a slow growth textbook company under its same roof. as mcgraw hill is currently structured, it doesn't really appeal to either group. but after the breakup, each company should have its own big constituency of money managers who will lap it up. i also from trust mcgraw hill to do the right thing because it does have excellent management. consider this, business week had been mcgraw hill's flagship property. but when it faltered, management has no qualms about selling it to bloomberg for next to nothing. these guys, they take no prisoners. tmp, willing to take tough actions. why am i recommending the stock now? because the stock has been going down. i always like the ratings agency side of the business. more on that in a moment. but i have had my doubts about the textbook side of things. that is until yesterday. when i read a terrific article in the "wall street journal" that got me thinking. this is the kind of things i do. i look at this story, textbook sales and i say wait a second, let's make money off this.
apparently a new set of standards that apply to 45 states will soon hit the books. creating a tsunami of demand for new textbooks by 2014. this breakup happens at the end of the year, 2013 is going do discount 2014. this makes mcgraw hill's textbook business to me look a lot more attractive than i thought before i saw the article! okay. now, do you want to own that piece of business? i don't know, it's going to be a tax-free spinoff most likely trading as an orphan since it won't be in the s&p 500 itself. oh, cruel irony. and it can't be taken over for a couple of years. however, it will generate a hefty amount of cash and it's got this cool digital ticker as the company's partnered up with apple to release textbooks for the ipad. this is one of the last things steve jobs worked on. and i think it's going to make it so the ipad will do great. everyone's going to get the ipad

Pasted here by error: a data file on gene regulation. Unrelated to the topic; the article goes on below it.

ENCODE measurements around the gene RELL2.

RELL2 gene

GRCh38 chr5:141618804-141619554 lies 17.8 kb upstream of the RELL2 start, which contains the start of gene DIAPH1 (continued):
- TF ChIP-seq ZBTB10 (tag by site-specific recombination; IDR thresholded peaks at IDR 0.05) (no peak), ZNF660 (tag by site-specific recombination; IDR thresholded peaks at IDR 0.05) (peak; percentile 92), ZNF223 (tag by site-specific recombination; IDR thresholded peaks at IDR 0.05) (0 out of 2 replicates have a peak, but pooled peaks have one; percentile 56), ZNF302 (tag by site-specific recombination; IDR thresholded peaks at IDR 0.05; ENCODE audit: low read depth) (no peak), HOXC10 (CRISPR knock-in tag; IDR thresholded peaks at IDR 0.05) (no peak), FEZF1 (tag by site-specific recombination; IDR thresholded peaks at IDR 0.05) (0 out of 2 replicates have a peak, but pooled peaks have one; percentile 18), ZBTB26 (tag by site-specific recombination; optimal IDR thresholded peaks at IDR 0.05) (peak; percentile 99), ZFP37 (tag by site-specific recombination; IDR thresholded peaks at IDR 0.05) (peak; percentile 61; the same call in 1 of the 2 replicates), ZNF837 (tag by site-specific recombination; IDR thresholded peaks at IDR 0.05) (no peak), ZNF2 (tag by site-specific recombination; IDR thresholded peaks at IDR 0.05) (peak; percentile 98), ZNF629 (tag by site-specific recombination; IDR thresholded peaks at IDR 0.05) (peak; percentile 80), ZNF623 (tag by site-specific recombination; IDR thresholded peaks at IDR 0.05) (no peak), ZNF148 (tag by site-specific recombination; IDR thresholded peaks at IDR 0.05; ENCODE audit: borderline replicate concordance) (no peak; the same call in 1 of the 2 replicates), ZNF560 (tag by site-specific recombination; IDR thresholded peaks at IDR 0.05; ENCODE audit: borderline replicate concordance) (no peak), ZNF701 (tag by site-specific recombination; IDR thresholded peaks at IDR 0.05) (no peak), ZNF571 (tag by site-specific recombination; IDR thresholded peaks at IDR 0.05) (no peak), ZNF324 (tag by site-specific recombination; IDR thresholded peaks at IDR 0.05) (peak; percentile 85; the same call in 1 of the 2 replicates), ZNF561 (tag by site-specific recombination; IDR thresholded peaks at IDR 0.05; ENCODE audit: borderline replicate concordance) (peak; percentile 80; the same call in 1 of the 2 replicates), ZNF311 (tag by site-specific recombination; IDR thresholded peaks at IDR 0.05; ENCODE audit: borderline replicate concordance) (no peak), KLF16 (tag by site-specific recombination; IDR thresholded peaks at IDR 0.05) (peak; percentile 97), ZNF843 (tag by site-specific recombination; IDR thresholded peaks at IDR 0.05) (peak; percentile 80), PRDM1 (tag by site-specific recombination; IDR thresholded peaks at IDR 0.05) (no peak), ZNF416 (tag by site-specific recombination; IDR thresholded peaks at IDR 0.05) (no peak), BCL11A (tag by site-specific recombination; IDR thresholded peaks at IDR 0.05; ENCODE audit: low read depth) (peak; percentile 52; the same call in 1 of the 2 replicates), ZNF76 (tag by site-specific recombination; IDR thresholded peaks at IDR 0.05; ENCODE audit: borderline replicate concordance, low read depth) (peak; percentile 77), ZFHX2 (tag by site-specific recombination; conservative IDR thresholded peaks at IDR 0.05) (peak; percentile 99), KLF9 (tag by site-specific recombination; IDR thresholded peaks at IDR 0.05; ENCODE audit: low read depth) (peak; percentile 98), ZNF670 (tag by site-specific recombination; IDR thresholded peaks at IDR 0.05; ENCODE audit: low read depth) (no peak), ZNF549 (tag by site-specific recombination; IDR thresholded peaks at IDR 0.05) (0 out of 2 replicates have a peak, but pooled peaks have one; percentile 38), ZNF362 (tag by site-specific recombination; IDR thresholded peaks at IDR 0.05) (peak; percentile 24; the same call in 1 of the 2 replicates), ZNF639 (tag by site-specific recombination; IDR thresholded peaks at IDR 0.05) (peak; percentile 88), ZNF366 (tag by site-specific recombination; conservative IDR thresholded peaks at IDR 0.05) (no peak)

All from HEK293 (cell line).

from first grade on. it is the financial side i like the most and i think will be rewarded with a higher valuation once it stands on its own. the business model is simply brilliant. pay them to rate and pay to get the ratings. at a time when interest rates are setting record lows, that means there should be a ton of debt issuance. it's going to continue to come. so therefore, it is a terrific time to be in the ratings agency game. as companies are eager to refinance at lower rates while paying standard & poor's for their opinion. despite numerous critics who said s&p didn't do enough to call to attention with the ratings, the franchise actually remains as strong as ever, actually if not stronger. the role in the system is undiminished, even as you could make a pretty darn good argument that it deserves to be diminished. just like deserve's got nothing to do with it. >> look, i'm not making a judgment here. i just think that s&p and moody's represent one of the